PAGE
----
As the Union government prepares to launch the forthcoming National Program for AI (also known as the AI Mission), a nodal initiative informed by the NSAI to foster the nation’s AI ecosystem, it is critical that government, industry, and civil society address the fundamental bottlenecks and ineﬃciencies impeding the nation’s Open Data eﬀorts. Furthermore, they should launch an initiative dedicated to fostering Open Data in such a way so as to maximise its potential use by Indian startups, corporations, and other beneﬁciaries.
The technical nature of the Open Data mandate entails the collection, processing, and publication of data at each government institution. These functions demand highly-skilled human resources, ample capacity, and sophisticated Standard Operating Procedures. However, Open Data is presently allocated as an additional responsibility upon government personnel, who are constrained by and sometimes overworked with their primary responsibilities.
Given the dearth in the bandwidth of existing staﬀ, the government should consider augmenting institutional capacity by providing a budget to onboard dedicated data management and Open Data personnel in each government agency. Like IT systems require regular maintenance from specialised teams with suﬃcient manpower and time, institutional data likewise requires personnel with the time and skills required to eﬀectively collect, reﬁne, and curate datasets. The insertion of dedicated data cadres into government institutions would almost certainly expand the Indian bureaucracy’s ability to reposit data internally and release relevant datasets to the public.
Simultaneously, the government should invest in educational and training programmes aimed at enhancing the general capacity of existing Open Data personnel. Presently, training is largely limited to guidance for contributing datasets to and operating the Open Government Data Platform. Programmes should be expanded to include technical skills training as well as support for the creation or reﬁning of institution-speciﬁc Standard Operating Procedures relevant to the collection, aggregation, and engineering of datasets. This eﬀort would facilitate the publication of an increased number of high-quality and high-value datasets, as well as heighten awareness of emerging sector-speciﬁc privacy, security, and conﬁdentiality requirements.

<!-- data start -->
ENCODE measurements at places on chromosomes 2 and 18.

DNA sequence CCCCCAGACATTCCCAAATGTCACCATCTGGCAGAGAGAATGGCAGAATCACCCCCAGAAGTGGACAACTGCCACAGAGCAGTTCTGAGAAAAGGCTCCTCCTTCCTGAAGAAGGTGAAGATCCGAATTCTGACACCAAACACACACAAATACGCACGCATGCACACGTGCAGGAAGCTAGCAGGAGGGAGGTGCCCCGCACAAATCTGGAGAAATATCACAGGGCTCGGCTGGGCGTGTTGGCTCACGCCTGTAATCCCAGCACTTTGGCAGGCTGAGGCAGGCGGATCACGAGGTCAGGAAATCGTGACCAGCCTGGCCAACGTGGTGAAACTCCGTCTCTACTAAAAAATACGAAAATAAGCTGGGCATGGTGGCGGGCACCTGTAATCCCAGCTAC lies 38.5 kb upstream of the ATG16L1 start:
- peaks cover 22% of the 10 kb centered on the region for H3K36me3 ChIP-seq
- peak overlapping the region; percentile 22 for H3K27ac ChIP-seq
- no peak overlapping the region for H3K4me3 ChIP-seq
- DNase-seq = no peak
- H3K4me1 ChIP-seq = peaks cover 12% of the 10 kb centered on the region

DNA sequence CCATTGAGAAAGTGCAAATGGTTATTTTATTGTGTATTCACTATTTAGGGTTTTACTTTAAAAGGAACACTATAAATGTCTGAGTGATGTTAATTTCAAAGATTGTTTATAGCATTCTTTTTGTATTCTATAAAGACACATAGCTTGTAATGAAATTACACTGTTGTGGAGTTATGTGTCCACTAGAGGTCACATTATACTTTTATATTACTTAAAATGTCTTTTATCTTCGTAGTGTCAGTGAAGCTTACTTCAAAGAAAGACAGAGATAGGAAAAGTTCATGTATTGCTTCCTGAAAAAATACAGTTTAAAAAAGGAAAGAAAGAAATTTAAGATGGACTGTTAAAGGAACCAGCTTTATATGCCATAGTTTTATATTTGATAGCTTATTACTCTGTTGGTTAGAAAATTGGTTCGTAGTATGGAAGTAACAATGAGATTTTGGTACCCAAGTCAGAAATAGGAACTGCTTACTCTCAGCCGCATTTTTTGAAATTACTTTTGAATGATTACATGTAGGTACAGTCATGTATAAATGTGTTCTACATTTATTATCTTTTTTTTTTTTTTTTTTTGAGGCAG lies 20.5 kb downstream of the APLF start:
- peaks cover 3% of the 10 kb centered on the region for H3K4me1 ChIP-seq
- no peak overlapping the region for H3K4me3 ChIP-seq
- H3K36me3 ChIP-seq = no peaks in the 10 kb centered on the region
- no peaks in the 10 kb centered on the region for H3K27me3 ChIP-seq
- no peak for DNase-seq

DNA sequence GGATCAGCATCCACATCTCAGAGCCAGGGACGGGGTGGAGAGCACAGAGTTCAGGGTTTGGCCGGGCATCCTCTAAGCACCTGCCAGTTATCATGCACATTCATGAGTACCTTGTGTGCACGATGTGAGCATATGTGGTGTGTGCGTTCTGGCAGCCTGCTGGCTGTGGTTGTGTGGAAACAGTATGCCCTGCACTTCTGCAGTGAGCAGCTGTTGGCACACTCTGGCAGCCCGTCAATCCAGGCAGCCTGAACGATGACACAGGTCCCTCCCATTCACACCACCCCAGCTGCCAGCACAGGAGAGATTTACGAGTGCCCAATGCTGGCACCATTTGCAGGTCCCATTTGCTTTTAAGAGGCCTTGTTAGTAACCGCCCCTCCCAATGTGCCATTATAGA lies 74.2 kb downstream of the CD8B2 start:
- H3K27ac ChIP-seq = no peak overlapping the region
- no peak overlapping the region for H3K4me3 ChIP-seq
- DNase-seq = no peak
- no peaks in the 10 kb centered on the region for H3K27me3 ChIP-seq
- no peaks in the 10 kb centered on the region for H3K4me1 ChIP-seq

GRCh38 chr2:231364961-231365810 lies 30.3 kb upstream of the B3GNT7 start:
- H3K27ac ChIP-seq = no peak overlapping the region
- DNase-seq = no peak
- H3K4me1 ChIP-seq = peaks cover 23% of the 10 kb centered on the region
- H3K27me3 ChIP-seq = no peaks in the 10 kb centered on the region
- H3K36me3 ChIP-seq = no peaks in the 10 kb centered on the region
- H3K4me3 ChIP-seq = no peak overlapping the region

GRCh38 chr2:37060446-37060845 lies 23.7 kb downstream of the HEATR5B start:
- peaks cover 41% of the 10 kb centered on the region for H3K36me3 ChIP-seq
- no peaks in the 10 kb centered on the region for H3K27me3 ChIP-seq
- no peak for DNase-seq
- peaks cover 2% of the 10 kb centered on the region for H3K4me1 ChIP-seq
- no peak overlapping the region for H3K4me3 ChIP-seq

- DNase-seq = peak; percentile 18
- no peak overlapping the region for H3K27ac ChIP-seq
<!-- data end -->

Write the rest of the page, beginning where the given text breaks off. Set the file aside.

Under the 2012 National Data Sharing and Accountability Policy (NDSAP), where India’s Open Data mandate originated, each government agency’s Chief Data Oﬃcer receives broad discretion in curating the datasets their institution will contribute to the Open Government Data Platform. However, this has led to non-transparent, inconsistent, and untargeted data sharing practices across institutions. Furthermore, NDSAP neglected to create any meaningful incentive or accountability mechanisms for Open Data personnel, leading to concerning gaps in motivation and performance.
To overcome these impediments, the Government of India should consider enacting comprehensive Open Data legislation. An Open Data Act should incorporate a robust framework of checks and balances for Open Data personnel, delineate extensive criteria for the identiﬁcation and selection of datasets, and expand India’s Open Data mandate to State governments (presently, it is only applicable to Union government entities).
Since the Union government launched the Open Government Data Platform in 2012, a range of governmental, academic, and civil society organisations have launched separate Open Data platforms. Some notable examples include the India Urban Data Exchange (The Ministry of Housing and Urban Aﬀairs Smart City Mission), Pune DataStore (Municipality of Pune), The India Observatory (Foundation for Ecological Security), Open Budgets India (Centre for Budget and Governance Accountability), The India Data Portal (Indian School of Business), and the forthcoming National Data Analytics Platform (NITI Aayog), amongst others.
While these eﬀorts are a testimony to the combined will and capacity of the broader Indian Open Data community, they also present critical gaps and ineﬃciencies. At present, the aforementioned platforms are not interoperable, meaning that they act as siloed data repositories and do not share information with each other. Even if a technologist is familiar with the Government of India’s ﬂagship platform, it is probable that they will be unaware of many other existing Open Data initiatives in India. This means that the vast stores of data housed in other repositories are by and large untapped amongst innovators in the AI community.